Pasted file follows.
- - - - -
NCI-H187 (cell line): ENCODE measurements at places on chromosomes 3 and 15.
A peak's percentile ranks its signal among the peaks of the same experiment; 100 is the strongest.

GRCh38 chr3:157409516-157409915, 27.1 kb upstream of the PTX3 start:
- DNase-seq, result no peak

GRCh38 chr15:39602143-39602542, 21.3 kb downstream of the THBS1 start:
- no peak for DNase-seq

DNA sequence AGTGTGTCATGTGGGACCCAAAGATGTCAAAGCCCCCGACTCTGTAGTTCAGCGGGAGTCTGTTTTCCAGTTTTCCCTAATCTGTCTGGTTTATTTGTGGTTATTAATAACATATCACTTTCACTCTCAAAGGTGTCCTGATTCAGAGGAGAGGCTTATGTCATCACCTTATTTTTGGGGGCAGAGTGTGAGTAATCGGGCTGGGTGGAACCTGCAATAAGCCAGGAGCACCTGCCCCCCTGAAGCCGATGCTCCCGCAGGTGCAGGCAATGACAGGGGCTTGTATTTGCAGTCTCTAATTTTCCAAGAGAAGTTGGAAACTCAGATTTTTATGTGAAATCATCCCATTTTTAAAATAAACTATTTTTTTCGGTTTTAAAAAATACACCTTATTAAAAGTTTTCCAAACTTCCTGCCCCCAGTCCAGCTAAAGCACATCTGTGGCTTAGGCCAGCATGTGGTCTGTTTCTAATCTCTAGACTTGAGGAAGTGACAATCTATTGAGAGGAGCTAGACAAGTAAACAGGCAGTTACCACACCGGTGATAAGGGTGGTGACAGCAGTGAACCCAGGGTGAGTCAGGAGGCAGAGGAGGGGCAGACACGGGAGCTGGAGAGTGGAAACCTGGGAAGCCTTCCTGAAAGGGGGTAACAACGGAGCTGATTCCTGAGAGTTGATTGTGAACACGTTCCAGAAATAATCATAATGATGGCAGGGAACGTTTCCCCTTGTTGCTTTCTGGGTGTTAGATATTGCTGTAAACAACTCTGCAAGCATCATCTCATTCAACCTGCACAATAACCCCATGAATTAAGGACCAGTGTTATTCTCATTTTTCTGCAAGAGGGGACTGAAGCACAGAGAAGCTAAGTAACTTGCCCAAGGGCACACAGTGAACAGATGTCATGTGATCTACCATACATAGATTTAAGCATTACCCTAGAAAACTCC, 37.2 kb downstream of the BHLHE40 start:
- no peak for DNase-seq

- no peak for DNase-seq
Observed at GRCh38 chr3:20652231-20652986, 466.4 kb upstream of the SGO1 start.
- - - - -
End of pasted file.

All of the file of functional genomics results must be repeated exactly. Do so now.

NCI-H187 (cell line): ENCODE measurements at places on chromosomes 3 and 15.
A peak's percentile ranks its signal among the peaks of the same experiment; 100 is the strongest.

GRCh38 chr3:157409516-157409915, 27.1 kb upstream of the PTX3 start:
- DNase-seq, result no peak

GRCh38 chr15:39602143-39602542, 21.3 kb downstream of the THBS1 start:
- no peak for DNase-seq

DNA sequence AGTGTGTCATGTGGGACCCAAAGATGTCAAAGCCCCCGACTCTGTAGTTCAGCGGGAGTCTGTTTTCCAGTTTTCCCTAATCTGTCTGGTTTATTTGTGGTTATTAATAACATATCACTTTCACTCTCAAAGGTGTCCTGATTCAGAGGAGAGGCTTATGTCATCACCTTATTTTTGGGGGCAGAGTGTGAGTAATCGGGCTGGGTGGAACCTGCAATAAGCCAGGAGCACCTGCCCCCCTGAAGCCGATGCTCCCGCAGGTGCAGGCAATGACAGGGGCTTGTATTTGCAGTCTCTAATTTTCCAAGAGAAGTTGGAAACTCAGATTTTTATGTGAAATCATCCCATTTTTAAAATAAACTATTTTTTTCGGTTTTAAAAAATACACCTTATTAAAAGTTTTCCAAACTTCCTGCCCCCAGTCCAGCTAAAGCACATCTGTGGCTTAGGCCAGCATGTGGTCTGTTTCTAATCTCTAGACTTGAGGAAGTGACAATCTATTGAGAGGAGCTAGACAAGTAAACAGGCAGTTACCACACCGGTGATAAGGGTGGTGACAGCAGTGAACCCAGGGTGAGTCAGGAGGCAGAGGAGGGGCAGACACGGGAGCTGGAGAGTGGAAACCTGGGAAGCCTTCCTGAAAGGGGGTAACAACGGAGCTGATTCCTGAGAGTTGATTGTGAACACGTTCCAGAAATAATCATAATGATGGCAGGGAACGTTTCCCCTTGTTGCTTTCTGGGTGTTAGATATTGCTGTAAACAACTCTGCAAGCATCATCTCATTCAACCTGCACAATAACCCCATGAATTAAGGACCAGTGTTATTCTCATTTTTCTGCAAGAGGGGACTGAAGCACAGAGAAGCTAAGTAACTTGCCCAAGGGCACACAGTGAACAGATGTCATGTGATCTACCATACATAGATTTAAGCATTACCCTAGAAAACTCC, 37.2 kb downstream of the BHLHE40 start:
- no peak for DNase-seq

- no peak for DNase-seq
Observed at GRCh38 chr3:20652231-20652986, 466.4 kb upstream of the SGO1 start.